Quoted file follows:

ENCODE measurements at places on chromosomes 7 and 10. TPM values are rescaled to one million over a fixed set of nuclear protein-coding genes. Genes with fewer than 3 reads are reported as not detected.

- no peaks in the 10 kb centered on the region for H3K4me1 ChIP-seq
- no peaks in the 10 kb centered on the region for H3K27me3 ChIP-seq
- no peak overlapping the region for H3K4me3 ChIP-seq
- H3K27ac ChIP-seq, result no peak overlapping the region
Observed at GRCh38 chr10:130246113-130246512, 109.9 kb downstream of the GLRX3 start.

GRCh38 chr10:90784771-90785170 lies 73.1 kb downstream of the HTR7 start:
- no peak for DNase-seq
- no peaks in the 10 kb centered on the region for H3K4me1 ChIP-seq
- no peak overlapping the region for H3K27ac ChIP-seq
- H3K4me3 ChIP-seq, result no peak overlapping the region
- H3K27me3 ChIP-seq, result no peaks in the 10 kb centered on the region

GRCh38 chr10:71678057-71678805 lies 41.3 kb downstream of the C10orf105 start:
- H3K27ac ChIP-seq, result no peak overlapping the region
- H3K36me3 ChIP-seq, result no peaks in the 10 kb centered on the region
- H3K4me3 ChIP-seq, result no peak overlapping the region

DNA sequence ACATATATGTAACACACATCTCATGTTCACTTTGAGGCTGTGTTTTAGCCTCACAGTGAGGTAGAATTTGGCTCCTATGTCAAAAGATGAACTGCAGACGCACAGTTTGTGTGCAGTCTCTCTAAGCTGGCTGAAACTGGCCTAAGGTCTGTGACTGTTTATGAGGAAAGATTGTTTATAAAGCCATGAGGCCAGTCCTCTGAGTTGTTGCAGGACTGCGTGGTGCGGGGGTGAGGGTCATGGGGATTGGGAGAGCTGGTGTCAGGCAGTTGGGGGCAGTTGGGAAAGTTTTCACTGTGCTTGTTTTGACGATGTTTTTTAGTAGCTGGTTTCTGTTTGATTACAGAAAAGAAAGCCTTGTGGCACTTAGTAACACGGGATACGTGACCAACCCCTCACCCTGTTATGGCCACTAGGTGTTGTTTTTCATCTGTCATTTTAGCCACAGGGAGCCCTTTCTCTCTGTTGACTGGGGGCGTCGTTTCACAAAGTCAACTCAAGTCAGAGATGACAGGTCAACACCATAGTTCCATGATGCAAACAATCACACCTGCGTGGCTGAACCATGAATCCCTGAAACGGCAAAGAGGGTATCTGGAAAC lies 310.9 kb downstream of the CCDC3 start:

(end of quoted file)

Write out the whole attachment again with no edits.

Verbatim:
ENCODE measurements at places on chromosomes 7 and 10. TPM values are rescaled to one million over a fixed set of nuclear protein-coding genes. Genes with fewer than 3 reads are reported as not detected.

- no peaks in the 10 kb centered on the region for H3K4me1 ChIP-seq
- no peaks in the 10 kb centered on the region for H3K27me3 ChIP-seq
- no peak overlapping the region for H3K4me3 ChIP-seq
- H3K27ac ChIP-seq, result no peak overlapping the region
Observed at GRCh38 chr10:130246113-130246512, 109.9 kb downstream of the GLRX3 start.

GRCh38 chr10:90784771-90785170 lies 73.1 kb downstream of the HTR7 start:
- no peak for DNase-seq
- no peaks in the 10 kb centered on the region for H3K4me1 ChIP-seq
- no peak overlapping the region for H3K27ac ChIP-seq
- H3K4me3 ChIP-seq, result no peak overlapping the region
- H3K27me3 ChIP-seq, result no peaks in the 10 kb centered on the region

GRCh38 chr10:71678057-71678805 lies 41.3 kb downstream of the C10orf105 start:
- H3K27ac ChIP-seq, result no peak overlapping the region
- H3K36me3 ChIP-seq, result no peaks in the 10 kb centered on the region
- H3K4me3 ChIP-seq, result no peak overlapping the region

DNA sequence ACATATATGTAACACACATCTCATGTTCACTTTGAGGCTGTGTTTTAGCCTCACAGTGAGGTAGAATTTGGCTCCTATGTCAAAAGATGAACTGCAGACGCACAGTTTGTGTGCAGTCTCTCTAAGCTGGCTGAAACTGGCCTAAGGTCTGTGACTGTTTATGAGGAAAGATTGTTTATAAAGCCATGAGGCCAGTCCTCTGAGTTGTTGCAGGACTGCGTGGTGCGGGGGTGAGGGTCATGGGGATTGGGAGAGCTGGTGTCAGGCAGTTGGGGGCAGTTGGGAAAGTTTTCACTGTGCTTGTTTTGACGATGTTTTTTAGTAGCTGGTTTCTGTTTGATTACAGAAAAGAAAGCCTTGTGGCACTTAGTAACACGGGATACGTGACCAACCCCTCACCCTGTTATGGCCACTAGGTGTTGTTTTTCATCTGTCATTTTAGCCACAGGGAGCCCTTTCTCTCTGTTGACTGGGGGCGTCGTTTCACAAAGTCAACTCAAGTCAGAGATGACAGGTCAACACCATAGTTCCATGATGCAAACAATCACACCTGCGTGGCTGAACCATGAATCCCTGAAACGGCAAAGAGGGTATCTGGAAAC lies 310.9 kb downstream of the CCDC3 start: